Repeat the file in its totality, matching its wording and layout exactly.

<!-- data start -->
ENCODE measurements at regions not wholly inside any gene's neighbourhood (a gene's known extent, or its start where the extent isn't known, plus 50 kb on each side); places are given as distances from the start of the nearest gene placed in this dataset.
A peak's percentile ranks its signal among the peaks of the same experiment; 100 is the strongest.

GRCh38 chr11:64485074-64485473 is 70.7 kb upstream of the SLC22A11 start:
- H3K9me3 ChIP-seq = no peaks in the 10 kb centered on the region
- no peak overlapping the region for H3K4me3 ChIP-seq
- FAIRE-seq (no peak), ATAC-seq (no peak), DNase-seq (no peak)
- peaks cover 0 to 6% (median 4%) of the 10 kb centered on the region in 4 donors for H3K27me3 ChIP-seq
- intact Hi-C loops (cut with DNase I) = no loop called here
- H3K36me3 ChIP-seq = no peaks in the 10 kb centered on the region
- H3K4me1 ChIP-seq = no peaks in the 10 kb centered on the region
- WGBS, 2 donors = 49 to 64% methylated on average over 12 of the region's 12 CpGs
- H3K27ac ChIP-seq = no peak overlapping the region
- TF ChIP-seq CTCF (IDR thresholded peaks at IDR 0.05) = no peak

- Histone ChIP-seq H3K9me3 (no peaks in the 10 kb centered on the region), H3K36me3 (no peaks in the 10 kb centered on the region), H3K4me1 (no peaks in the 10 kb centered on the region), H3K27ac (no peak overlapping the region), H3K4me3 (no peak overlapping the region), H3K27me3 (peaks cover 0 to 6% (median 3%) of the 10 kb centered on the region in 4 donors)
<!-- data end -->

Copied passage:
ENCODE measurements at regions not wholly inside any gene's neighbourhood (a gene's known extent, or its start where the extent isn't known, plus 50 kb on each side); places are given as distances from the start of the nearest gene placed in this dataset.
A peak's percentile ranks its signal among the peaks of the same experiment; 100 is the strongest.

GRCh38 chr11:64485074-64485473 is 70.7 kb upstream of the SLC22A11 start:
- H3K9me3 ChIP-seq = no peaks in the 10 kb centered on the region
- no peak overlapping the region for H3K4me3 ChIP-seq
- FAIRE-seq (no peak), ATAC-seq (no peak), DNase-seq (no peak)
- peaks cover 0 to 6% (median 4%) of the 10 kb centered on the region in 4 donors for H3K27me3 ChIP-seq
- intact Hi-C loops (cut with DNase I) = no loop called here
- H3K36me3 ChIP-seq = no peaks in the 10 kb centered on the region
- H3K4me1 ChIP-seq = no peaks in the 10 kb centered on the region
- WGBS, 2 donors = 49 to 64% methylated on average over 12 of the region's 12 CpGs
- H3K27ac ChIP-seq = no peak overlapping the region
- TF ChIP-seq CTCF (IDR thresholded peaks at IDR 0.05) = no peak

- Histone ChIP-seq H3K9me3 (no peaks in the 10 kb centered on the region), H3K36me3 (no peaks in the 10 kb centered on the region), H3K4me1 (no peaks in the 10 kb centered on the region), H3K27ac (no peak overlapping the region), H3K4me3 (no peak overlapping the region), H3K27me3 (peaks cover 0 to 6% (median 3%) of the 10 kb centered on the region in 4 donors)